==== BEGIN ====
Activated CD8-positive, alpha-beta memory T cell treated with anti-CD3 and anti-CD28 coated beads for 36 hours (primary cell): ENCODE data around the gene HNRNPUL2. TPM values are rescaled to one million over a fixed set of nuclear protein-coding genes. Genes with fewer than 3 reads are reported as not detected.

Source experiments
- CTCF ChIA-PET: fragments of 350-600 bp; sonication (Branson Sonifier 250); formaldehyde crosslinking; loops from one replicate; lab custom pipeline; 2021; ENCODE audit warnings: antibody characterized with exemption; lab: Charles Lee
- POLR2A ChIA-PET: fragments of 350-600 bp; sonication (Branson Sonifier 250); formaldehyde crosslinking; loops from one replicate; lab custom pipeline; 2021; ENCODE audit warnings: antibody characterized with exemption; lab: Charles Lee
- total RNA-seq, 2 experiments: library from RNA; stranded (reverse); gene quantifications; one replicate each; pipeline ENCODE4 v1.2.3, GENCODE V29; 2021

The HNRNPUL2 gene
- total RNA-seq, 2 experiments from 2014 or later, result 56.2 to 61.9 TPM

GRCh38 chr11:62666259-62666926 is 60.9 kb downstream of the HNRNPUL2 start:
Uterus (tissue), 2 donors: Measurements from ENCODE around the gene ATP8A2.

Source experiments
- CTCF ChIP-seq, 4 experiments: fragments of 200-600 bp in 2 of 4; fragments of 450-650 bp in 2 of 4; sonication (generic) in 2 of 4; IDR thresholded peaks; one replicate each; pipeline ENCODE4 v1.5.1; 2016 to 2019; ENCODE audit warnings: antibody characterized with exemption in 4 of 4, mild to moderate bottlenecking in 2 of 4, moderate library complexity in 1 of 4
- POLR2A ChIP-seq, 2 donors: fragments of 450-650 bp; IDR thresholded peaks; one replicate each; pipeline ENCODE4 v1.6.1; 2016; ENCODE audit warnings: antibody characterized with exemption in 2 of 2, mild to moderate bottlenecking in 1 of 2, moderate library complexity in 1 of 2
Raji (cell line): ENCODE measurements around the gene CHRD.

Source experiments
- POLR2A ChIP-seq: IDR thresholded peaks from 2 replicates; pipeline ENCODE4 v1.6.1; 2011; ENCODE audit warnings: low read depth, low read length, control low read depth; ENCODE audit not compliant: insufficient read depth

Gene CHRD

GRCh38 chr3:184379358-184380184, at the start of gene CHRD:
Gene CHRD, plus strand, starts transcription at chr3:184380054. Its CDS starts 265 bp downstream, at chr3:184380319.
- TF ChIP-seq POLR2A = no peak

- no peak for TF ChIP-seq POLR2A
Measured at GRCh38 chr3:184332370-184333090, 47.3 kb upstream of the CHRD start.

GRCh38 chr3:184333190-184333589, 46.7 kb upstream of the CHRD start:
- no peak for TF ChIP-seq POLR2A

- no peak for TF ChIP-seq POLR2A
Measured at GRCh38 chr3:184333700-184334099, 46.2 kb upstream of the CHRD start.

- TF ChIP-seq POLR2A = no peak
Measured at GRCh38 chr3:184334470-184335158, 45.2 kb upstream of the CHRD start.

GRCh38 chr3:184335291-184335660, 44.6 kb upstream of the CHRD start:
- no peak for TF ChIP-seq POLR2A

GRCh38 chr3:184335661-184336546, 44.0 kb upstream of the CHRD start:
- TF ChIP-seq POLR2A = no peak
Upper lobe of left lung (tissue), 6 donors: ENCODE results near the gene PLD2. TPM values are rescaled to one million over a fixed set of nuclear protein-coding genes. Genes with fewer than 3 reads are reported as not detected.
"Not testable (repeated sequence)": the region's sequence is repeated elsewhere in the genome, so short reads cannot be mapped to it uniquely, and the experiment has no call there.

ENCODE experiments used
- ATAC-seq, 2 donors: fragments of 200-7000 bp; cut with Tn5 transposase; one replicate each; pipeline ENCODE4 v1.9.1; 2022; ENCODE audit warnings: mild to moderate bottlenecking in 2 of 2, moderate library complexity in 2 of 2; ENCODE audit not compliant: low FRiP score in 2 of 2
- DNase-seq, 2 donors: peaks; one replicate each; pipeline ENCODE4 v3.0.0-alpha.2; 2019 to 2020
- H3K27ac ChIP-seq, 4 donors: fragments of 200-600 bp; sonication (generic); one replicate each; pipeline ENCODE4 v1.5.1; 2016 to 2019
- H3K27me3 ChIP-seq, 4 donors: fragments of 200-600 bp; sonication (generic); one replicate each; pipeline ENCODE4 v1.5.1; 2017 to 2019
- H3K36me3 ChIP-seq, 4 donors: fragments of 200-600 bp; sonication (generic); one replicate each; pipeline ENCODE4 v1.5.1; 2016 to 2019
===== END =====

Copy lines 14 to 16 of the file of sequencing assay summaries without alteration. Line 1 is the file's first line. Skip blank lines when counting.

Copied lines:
Source experiments
- POLR2A ChIP-seq: IDR thresholded peaks from 2 replicates; pipeline ENCODE4 v1.6.1; 2011; ENCODE audit warnings: low read depth, low read length, control low read depth; ENCODE audit not compliant: insufficient read depth

Gene CHRD